Research programs as an undergraduate typically take place in the summer. These programs take students abroad and allow them to do research, write, and present their findings to the program. They can involve things like medical technology, and can allow students to travel to places like Brazil. 

 

These types of programs take place in the summer because they occupy many weeks, and students won’t have the time during the school year. You can, however, do some interesting local research during school semesters. 

 

Questions About Medical School

 

Are medical school grades pass/fail, or a letter grade?

 

At most schools, grades for the first two years are usually pass/fail. As long as you get above a 70%, you will pass. The pass/fail system will allow you not to worry too much about the numerical grade; instead, you can focus on learning for the purpose of learning.

 

For your third and fourth years, grading systems differ, depending on the school. Some offer numerical or letter grades, and some operate on a pass high/pass/pass-low system. Your grades during rotations will depend on your performance during rotations, as well as the shelf exams you take after your rotations. 

 

Can students switch to research, rather than finishing med school and becoming a doctor? How do you know if that’s the right choice?

 

Some people do switch to research after realizing they would likely prefer working in a lab to working with patients. Especially in undergrad, students will be able to explore their interests and talk to professors in the sciences. As you have to do some kind of research on the pre-med track, you’ll be able to gain experience in that path and may find that it is what you want to focus on. Career decisions may unfold naturally as you feel your interests drifting in one direction or another. 

 

It is possible to do both, too: students can pursue MD/PhDs, and become physician scientists. This is an 8-year route that involves four years of medical school, and four years of work towards a PhD.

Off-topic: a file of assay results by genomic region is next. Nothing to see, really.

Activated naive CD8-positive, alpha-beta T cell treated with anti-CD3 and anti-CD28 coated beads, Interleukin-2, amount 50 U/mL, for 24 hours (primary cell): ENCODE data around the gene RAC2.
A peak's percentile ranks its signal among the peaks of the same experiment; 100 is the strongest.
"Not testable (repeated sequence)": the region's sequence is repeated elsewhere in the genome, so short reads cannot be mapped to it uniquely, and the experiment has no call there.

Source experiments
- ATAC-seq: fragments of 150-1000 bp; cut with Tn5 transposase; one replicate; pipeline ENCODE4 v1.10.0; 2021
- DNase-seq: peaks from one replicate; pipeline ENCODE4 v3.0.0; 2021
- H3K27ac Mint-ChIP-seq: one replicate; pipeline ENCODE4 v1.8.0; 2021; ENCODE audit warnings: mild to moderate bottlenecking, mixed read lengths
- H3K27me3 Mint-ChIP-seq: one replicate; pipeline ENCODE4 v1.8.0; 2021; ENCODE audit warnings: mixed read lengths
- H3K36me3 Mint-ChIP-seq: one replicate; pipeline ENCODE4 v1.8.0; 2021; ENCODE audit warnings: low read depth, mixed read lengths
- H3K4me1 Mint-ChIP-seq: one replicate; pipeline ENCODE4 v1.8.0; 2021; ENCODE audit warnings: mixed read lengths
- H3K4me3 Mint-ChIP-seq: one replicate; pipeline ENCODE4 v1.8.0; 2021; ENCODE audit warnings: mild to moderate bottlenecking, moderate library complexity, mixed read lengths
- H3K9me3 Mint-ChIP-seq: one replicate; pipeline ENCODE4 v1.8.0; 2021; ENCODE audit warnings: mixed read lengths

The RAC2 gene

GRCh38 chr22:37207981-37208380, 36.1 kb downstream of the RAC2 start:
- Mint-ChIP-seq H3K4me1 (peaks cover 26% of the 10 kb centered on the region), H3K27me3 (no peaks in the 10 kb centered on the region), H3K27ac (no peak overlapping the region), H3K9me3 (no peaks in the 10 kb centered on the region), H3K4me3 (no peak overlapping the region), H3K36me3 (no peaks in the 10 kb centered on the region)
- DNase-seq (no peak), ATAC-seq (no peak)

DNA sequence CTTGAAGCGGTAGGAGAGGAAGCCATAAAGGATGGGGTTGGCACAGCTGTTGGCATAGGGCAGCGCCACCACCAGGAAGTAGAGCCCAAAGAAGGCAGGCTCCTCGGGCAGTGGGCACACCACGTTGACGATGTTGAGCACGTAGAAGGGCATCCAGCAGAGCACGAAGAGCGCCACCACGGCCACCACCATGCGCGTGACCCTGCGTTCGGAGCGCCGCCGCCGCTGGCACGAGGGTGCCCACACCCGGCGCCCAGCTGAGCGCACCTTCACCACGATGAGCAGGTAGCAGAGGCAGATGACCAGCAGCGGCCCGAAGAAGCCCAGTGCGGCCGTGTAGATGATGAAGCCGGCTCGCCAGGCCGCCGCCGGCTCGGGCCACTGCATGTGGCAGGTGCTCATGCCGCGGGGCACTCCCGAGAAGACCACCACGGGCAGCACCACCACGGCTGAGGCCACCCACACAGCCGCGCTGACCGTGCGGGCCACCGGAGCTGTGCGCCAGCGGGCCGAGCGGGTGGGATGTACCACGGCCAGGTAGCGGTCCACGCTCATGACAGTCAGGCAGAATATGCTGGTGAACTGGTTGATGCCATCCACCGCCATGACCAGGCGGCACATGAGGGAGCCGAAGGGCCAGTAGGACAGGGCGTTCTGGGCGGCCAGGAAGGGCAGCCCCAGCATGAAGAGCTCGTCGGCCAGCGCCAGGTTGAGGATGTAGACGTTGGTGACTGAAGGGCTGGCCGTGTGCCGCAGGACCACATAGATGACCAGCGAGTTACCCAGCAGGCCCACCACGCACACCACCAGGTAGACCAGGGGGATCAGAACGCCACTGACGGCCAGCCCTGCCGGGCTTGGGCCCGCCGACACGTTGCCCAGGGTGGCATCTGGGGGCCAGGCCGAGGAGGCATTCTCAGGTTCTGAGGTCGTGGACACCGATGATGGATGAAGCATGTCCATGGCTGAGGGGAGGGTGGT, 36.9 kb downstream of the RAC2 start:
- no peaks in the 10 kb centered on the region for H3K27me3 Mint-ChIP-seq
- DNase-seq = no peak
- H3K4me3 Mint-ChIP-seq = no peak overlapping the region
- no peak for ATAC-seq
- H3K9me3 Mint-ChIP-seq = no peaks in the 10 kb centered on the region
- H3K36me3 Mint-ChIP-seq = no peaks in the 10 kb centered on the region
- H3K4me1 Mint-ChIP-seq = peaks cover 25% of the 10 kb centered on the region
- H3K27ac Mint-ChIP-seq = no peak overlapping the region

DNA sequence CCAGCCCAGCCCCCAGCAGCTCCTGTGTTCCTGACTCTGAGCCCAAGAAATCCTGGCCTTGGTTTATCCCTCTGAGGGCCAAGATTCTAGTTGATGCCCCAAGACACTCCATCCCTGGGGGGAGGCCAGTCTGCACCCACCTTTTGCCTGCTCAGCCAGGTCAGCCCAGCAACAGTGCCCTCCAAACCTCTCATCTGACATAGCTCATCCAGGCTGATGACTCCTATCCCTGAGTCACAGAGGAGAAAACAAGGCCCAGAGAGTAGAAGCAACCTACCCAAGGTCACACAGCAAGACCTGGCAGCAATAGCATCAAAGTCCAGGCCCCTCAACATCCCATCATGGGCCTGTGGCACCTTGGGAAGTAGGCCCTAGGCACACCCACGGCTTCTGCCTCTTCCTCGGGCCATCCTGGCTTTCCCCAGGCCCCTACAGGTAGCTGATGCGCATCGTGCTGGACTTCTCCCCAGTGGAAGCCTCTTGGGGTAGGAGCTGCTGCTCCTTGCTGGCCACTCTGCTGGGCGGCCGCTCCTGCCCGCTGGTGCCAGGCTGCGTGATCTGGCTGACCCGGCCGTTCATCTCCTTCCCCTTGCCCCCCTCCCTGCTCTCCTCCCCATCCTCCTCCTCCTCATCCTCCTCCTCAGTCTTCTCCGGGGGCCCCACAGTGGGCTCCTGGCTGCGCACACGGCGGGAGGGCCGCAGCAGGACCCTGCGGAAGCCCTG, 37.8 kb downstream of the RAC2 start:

On average, how many years do you spend studying to be a doctor?

 

To become a doctor, you will need to complete four years of undergraduate study, four years of medical school, three to seven years of residency, and maybe some fellowship. On average, this means eight years of study, and probably at least four more years of training. If you’re interested in a surgical speciality, this can take five or six years. 

 

Altogether, this means you’ll spend at least eleven or twelve years, and possibly more, becoming a doctor. This may seem like a lengthy process, but you’re going to be taking care of patients. Only a couple of years of study won’t be able to prepare you for this.

 

A lot of time, effort, and training goes into becoming a doctor. When you think about the importance of what you want to do, it makes sense that so many years are required.

 

Are students paid during residency, or do they pay for the program?

 

You will be paid for your work during residency. You will earn a salary, and you will get benefits from the place where you’ve been assigned.

 

You only have to pay for medical school. After this, you’ll be paid for the work you do. You’ll even begin to get paid during your fellowship. There is, however, a significant difference between your salary as a resident, and your salary when you work as an attending physician. 


Short Bio
At CollegeVine, experts host weekly livestreams on college admissions topics, including application advice, essay writing tips, and college information sessions. To register or check out more livestreams, visit www.collegevine.com/livestreams.